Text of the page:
Basha volleyball championship

Basha High’s girls volleyball program battled back from a two-set deficit to beat top-ranked Perry for the 6A state championship in five sets on Tuesday night at Arizona State’s Desert Financial Arena.

The third-ranked Basha Bears girls volleyball program found themselves facing an uphill battle on Tuesday night at Desert Financial Arena in Tempe, as they trailed top-seeded and district-rival Perry by two sets in the 6A Girls Volleyball State Championship.

But the Bears didn't let the deficit get to them, as they managed to force a decisive fifth set. Basha ultimately pulled out the victory in the final set of the match to defeat Perry 3-2 (14-25, 21-25, 32-30, 25-23, 15-10) and claim the 6A title.

“We have nothing but respect for that team, that program, those players," Basha coach Terri Spann said. "We know every point matters, so I just couldn’t be more proud.”

It was the third time this season that a match between Basha and Perry went to five sets. The two teams split the regular-season contests. On both occasions, however, it was the Pumas that had to play from behind. But Tuesday night's match was the first time either team came back from a two-set deficit.

Perry dominated the first two sets as junior middle blocker Makayla Long got off to a fast start with four kills at the net. Senior outside hitters Tatum Stall and Sian Richardson and junior outside hitter Ella Rud contributed greatly to the Pumas' offense and defense with 31 combined kills and six digs through the first two sets. It wasn’t until the third set when there was a true momentum shift that could be felt amongst everyone in the arena, as the Bears avoided a sweep with a score of 32-30.

Basha players said that a moment like that might be overwhelming for some, but for them, it was no big deal. Not only did they prepare to be in situations like that, but they worked hard to ensure their conditioning was up to speed so they could continue to fight.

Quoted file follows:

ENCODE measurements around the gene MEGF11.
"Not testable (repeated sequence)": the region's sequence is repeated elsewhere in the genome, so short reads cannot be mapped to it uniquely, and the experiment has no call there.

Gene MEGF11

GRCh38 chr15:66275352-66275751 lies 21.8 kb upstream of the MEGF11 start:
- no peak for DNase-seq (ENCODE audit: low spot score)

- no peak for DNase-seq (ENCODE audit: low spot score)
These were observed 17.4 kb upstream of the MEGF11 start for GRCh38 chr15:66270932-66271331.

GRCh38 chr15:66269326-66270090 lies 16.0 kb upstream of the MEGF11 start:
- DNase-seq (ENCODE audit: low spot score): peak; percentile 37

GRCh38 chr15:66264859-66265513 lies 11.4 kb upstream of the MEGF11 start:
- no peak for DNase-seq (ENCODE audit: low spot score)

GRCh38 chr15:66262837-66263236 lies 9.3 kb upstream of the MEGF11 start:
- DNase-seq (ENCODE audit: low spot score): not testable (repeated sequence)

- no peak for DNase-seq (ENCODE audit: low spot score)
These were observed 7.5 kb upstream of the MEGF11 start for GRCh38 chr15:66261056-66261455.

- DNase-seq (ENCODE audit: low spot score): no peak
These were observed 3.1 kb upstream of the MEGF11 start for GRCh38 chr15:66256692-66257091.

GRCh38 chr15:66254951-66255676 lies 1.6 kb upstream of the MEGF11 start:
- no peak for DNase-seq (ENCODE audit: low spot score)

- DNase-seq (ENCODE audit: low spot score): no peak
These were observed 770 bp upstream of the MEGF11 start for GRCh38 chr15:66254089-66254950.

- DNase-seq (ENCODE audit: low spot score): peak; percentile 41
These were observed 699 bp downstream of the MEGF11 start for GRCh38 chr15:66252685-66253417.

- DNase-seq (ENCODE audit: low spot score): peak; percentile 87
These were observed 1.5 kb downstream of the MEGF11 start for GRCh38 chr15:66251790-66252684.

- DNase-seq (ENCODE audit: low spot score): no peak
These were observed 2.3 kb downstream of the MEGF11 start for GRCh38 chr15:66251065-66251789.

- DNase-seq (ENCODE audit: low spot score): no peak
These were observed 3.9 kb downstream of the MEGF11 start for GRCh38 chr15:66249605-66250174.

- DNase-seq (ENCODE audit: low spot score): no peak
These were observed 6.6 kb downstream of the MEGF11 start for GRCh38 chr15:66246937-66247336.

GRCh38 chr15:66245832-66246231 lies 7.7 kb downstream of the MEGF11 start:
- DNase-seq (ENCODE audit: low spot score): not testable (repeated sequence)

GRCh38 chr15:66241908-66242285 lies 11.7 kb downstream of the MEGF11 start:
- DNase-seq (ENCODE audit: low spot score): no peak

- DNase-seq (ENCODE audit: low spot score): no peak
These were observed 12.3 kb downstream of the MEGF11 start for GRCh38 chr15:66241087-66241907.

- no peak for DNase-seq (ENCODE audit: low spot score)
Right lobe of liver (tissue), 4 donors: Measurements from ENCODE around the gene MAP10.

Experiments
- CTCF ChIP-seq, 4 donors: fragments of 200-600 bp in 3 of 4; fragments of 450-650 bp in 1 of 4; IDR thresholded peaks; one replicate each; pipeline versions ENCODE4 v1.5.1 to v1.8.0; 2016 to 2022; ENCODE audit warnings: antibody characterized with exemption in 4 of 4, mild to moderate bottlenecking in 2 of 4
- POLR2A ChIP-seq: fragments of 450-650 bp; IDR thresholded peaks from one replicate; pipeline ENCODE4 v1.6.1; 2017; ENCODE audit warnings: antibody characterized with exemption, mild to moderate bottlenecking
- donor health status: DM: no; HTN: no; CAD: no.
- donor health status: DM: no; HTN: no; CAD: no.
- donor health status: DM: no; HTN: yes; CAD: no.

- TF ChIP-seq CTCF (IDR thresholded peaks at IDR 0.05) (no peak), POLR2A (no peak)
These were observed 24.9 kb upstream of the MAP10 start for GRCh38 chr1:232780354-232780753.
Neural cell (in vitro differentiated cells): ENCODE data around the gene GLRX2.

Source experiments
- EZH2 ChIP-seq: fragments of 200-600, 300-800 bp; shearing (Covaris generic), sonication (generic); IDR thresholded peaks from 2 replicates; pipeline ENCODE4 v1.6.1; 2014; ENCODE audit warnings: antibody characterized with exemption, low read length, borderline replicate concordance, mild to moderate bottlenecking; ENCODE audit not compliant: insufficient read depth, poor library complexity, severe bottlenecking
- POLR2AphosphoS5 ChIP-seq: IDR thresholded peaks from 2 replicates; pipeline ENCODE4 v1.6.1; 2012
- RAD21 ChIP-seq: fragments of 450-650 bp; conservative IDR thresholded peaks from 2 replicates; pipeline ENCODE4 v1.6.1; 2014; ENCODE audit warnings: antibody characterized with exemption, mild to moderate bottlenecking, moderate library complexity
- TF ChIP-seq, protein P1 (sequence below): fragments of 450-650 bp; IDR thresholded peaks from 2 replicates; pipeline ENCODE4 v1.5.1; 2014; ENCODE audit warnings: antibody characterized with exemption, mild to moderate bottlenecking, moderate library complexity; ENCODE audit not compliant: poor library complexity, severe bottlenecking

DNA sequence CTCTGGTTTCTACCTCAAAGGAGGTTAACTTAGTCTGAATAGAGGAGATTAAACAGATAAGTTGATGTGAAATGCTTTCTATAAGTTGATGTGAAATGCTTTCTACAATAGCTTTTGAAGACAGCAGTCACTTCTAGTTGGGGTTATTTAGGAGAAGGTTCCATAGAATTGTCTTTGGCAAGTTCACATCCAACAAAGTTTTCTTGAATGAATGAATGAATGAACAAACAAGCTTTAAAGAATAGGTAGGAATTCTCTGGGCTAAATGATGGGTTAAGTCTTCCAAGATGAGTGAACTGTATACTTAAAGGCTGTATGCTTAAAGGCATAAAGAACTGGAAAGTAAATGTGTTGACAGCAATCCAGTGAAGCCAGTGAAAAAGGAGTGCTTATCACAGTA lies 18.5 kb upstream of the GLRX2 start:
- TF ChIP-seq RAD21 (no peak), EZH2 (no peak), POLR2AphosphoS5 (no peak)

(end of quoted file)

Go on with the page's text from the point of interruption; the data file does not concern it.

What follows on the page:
Standout senior Jaelyn Hodge, whose 33 kills helped carry the team to the win, said that the victory was largely based on the team’s ability to trust in each other and their preparation, both mentally and physically.

“Great coaching and conditioning, and just working hard for every point,” Hodge said. She added, “Just being fearless and swinging through every ball and trusting your teammates,” were all keys to the Bears’ success.

It was a sentiment echoed by seniors Haley Carrington and Samantha Drewry.

“We’ve been there before, so I knew we could push it," said Carrington, who led the team with 22 digs. "We’ve gone into the 30s in sets and I knew that we could come back and we could get through, and we just needed to get into a position where we could strike and get the two points and get the set."

“We do drills like that all the time in practice," added Drewry, who had 26 kills and 11 digs. "Coming back from hard deficits, and 24-24 drills. So I knew we could do it,  I knew as soon as we were in that position we could push through and win the set." 

The two teams continued to trade blows in the fourth set, as neither was able to pull away. After several lead changes, Basha managed to force a decisive fifth set, sending Desert Financial Arena into a frenzy.

“I already knew at 0-0 in game 5 we were winning," Spann said. "You don’t go against Perry for five sets and just lay on the ground."

At this point, all of the momentum in the arena was in favor of Basha. There was a clear feeling of determination, excitement and confidence from the Bears and they immediately showed it.

Basha jumped out to an early lead in the final set and never looked back. The Bears continued to play stifling defense, while Hodge dominated on the offensive side of the net. Leading 14-10 and needing just one point to claim the title, the Bears stuck to their game plan that has been intact all season. 

An assist soared to the far side of the net where Hodge awaited. She connected with the ball, sending it to the opposite side of the court. Perry had no answer. Chaos ensued as Basha players stormed the court to celebrate the championship win. 

“It just came down to the heart and the desire to want to win," Carrington said. "It just really started to kick in and we started coming back and from there, I think it just helped the whole team to continue fighting."

The emotional win was special for Basha. But perhaps even more so was the fact that each girl bought into the process and created a special bond which helped claim the state title.

“These girls are my best friends," Carrington said. "I think it’s just the best way for our goodbye and I’m so in love with this team."

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